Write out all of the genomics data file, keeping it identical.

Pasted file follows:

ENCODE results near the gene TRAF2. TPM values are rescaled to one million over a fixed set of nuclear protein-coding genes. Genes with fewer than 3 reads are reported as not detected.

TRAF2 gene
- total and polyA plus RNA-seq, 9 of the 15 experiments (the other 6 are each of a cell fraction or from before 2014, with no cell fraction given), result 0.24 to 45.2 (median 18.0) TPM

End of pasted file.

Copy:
ENCODE results near the gene TRAF2. TPM values are rescaled to one million over a fixed set of nuclear protein-coding genes. Genes with fewer than 3 reads are reported as not detected.

TRAF2 gene
- total and polyA plus RNA-seq, 9 of the 15 experiments (the other 6 are each of a cell fraction or from before 2014, with no cell fraction given), result 0.24 to 45.2 (median 18.0) TPM